As a resource-allocation method, free competition is generally considered more efficient and fairer than binding assignment, yet individuals’ hedonic experiences in these different resource-allocation conditions are largely ignored. Using a minimalistic experimental simulation procedure, we compared participants’ hedonic experiences between a free-competition condition (in which participants could equally and freely compete for the superior resource) and a binding-assignment condition (in which the superior and inferior resources were unequally and irreversibly assigned to different participants). We found that individuals in the binding-assignment condition -- even the disadvantaged ones -- were happier than those in the free-competition condition. We attributed the effect to individuals’ peace of mind, and supported the peace-of-mind notion by identifying two moderators: ease of social comparison and enjoyability of the inferior resource. In sum, this research highlighted the hedonic aspects of resource allocation methods and identified when accepting one’s fate is hedonically better than fighting for the best.

 

The Art and Science of Guessing
Luxi Shen, Christopher K. Hsee, Jiao Zhang, and Xianchi Dai
Emotion (2011) [view copy]
This research examined how one affectively reacts to others’ guesses at a value one cares about, such as one’s income. Conventional wisdom suggests that people will feel happier upon receiving more favorable guesses (e.g., higher income) than less favorable guesses. We found the opposite pattern. We propose a model to explain the effect and identify its boundaries and report experimental evidence for the model. This research enriches existing literature on self-enhancement and yields practical implications for how to approach guessing in interpersonal communications.

 

Wealth, Warmth and Well-being: Whether Happiness Is Relative or Absolute Depends on Whether It Is About Money, Acquisition, or Consumption
Christopher K. Hsee, Yang Yang, Naihe Li, and Luxi Shen
Journal of Marketing Research (2009) [view copy]
A central question in consumer and happiness research is whether happiness depends on absolute or relative levels of wealth and consumption. To address this question, the authors evaluate a finer level than overall happiness and distinguish among three specific types of happiness: with money, with the acquisition of an item, and with the consumption of an item. They find that happiness with money and with acquisition is relative and that happiness with consumption can be either absolute or relative, depending on whether the consumption is inherently evaluable or not. Including both lab and field data, this research yields implications for how to increase consumer happiness from one generation to the next.

 

 

BOOK CHAPTERS
The Explicit and Implicit Ways of Overcoming Temptation
Ayelet Fishbach and Luxi Shen
Dual Process Theories in the Social Mind, Jeffrey Sherman, Bertram Gawronski, and Yaacov Trope eds. (in press) [view copy]

 

 

ONGOING PROJECTS
"Uncertainty Seeking" with Christopher K. Hsee and Ayelet Fishbach.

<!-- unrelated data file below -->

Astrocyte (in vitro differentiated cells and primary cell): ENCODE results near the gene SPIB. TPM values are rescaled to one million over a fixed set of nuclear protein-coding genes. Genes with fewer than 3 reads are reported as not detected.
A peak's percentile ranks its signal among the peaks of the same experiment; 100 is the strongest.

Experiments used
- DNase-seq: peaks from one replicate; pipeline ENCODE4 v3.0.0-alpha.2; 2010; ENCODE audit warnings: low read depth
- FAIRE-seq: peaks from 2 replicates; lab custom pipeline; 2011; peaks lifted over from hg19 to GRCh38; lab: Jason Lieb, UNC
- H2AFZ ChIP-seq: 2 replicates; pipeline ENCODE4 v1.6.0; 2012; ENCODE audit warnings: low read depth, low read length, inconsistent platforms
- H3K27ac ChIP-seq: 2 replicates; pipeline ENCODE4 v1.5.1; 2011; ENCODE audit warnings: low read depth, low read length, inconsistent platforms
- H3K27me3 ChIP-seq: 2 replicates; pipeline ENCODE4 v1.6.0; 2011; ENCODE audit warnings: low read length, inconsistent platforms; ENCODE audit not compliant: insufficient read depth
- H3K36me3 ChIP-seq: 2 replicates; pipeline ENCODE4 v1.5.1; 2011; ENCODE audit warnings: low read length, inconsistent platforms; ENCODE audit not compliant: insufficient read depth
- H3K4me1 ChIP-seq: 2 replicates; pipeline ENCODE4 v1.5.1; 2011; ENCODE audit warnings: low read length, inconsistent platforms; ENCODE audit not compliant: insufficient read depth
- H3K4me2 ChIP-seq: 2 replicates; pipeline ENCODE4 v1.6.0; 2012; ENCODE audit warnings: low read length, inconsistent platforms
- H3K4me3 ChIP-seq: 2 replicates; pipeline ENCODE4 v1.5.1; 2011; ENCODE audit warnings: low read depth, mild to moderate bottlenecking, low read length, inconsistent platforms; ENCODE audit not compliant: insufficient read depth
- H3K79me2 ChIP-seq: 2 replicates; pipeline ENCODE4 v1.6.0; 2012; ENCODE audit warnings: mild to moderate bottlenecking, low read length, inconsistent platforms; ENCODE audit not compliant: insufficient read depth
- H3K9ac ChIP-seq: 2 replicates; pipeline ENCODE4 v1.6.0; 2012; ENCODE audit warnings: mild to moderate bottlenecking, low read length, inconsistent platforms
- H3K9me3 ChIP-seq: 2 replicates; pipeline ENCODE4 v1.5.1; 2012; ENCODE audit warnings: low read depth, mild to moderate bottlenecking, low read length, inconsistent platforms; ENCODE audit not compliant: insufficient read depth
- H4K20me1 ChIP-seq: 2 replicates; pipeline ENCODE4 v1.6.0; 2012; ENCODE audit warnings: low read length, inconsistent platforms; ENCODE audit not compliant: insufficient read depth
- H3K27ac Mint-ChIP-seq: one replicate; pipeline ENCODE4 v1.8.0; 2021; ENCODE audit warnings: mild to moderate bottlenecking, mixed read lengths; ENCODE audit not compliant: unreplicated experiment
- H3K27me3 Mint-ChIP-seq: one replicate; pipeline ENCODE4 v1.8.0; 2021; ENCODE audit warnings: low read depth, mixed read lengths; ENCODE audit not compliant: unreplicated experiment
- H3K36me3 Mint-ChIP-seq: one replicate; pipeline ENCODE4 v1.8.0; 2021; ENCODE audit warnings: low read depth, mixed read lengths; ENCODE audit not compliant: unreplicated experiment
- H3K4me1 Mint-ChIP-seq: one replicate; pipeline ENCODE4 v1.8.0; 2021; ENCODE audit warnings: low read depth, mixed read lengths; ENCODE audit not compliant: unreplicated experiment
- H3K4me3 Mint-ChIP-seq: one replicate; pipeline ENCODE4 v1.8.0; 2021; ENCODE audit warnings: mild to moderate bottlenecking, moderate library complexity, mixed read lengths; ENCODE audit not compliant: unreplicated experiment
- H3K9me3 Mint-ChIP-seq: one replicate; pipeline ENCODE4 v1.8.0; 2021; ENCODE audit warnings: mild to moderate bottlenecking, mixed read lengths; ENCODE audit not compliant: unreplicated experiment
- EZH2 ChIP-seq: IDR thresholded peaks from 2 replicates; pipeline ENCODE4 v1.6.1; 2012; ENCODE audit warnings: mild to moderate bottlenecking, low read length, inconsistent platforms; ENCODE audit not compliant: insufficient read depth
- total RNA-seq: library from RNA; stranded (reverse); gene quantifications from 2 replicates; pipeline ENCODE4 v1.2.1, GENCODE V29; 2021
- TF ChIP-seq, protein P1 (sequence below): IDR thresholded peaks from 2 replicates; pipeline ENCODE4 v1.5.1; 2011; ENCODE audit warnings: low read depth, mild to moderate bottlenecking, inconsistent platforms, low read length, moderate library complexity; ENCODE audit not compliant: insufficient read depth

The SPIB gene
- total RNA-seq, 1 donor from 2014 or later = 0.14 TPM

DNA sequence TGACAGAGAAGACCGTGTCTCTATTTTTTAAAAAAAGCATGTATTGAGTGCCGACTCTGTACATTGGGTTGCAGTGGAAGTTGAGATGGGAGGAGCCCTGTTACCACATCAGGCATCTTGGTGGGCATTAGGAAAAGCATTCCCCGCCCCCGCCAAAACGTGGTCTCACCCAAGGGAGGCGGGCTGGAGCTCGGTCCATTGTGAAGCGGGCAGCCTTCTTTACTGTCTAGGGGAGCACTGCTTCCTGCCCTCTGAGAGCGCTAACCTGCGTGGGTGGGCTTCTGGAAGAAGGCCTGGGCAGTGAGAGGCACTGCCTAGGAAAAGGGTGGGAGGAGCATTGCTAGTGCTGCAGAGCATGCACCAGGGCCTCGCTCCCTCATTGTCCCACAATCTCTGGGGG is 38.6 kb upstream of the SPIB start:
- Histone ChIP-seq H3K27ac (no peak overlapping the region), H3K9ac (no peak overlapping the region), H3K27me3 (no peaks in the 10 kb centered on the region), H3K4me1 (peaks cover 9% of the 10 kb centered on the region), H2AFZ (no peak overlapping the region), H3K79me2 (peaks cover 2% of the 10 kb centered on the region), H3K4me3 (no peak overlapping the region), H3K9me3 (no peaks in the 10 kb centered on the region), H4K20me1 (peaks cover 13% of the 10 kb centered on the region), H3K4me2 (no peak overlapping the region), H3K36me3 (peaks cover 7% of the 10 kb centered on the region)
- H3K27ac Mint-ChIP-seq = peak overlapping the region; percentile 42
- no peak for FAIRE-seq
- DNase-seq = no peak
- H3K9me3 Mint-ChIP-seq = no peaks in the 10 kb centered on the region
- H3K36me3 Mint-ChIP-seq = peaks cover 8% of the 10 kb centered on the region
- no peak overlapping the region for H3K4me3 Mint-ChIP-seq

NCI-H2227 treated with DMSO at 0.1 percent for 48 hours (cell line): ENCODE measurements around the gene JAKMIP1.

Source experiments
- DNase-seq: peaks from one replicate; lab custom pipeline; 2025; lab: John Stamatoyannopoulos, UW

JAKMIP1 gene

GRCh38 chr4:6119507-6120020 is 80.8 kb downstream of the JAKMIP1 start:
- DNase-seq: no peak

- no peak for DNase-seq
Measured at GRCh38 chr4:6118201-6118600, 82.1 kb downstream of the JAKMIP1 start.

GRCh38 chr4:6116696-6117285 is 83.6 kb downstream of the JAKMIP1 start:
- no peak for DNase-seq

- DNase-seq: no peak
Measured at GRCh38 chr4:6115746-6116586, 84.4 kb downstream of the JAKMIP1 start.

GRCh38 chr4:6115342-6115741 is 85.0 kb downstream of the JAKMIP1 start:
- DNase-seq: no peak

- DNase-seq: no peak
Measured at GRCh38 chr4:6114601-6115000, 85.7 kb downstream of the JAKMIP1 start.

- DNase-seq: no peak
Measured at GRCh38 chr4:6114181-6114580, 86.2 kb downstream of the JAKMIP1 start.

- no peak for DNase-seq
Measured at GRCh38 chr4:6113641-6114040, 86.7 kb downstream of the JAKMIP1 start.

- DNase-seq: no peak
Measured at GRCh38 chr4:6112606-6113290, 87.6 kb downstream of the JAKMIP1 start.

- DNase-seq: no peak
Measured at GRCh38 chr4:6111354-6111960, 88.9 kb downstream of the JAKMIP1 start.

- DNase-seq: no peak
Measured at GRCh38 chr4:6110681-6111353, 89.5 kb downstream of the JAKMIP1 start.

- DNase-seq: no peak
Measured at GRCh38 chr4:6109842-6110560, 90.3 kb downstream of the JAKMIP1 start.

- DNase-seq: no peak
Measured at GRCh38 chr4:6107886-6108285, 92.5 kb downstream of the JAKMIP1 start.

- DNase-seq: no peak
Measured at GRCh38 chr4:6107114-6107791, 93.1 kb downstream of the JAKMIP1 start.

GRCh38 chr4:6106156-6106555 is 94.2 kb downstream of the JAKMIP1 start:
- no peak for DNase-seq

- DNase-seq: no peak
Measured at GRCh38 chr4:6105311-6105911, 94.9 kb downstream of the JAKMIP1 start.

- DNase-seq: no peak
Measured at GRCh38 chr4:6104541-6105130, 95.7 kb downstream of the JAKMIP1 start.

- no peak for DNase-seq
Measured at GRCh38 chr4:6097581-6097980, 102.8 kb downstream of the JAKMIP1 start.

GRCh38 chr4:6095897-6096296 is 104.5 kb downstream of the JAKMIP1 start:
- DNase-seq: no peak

"Good Luck as a Limited Resource" with Jane L. Risen and Eugene M. Caruso.

 

"No News Is Good News: Reinforced Risk Seeking with No Feedback" with Maferima Touré-Tillery and Ayelet Fishbach.

 

"Secrecy Increases Happiness" with Soraya Lambotte and Christopher K. Hsee.

 

 

CONFERENCE PRESENTATIONS
"The Uniqueness Heuristic" with Ayelet Fishbach.
  • Paper presentation at the Society for Consumer Psychology (SCP) Annual Conference, San Antonio, TX, February 2013.
  • Paper presentation at the Association for Consumer Research (ACR) Annual North America Conference, Vancouver, BC, Canada, October 2012.
  • Paper presentation at the Society for Judgment and Decision Making (SJDM) Annual Conference, Seattle, WA, November 2011.

 

"The Power of Specious Numbers" with Christopher K. Hsee.
  • Paper presentation at the Society for Consumer Psychology International (SCP Int'l) Conference, Florence, Italy, July 2012.
  • Paper presentation at the Society for Consumer Psychology (SCP) Annual Conference, Las Vegas, NV, February 2012.
  • Poster presentation at the Society for Judgment and Decision Making (SJDM) Annual Conference, Minneapolis, MN, November 2012.

 

"Making Sense of Nonsense" with Oleg Urminsky.
  • Paper presentation at the Association for Consumer Research (ACR) Annual North America Conference, St. Louis, MO, October 2011.
  • Paper presentation at the Society for Consumer Psychology (SCP) Annual Conference, Atlanta, GA, February 2011.
  • Poster presentation at the Judgment and Decision Making Preconference at the Society for Personality and Social Psychology (JDM pre-con at SPSP) Annual Conference, San Antonio, TX, January 2011.
  • Poster presentation at the Society for Judgment and Decision Making (SJDM) Annual Conference, St. Louis, MO, November 2010.

 

"The Art and Science of Guessing" with Christopher K. Hsee, Jiao Zhang, and Xianchi Dai.
  • Paper presentation at the Association for Consumer Research (ACR) Annual North America Conference, Jacksonville, FL, October 2010.
  • Paper presentation at the Society for Judgment and Decision Making (SJDM) Annual Conference, Boston, MA, November 2009.

 

"Overpredicting and Underprofiting in Pricing Decisions" with Christopher K. Hsee, Qingsheng Wu, and Claire I. Tsai.
  • Poster presentation at the Society for Judgment and Decision Making (SJDM) Annual Conference, St. Louis, MO, November 2010.

 

"Overestimating Consumers’ Sensitivity to Price Variation" with Christopher K. Hsee.
  • Poster presentation at the Society for Judgment and Decision Making (SJDM) Annual Conference, Long Beach, CA, November 2007.

 

 

 

The University of Chicago Booth School of Business   |   The University of Chicago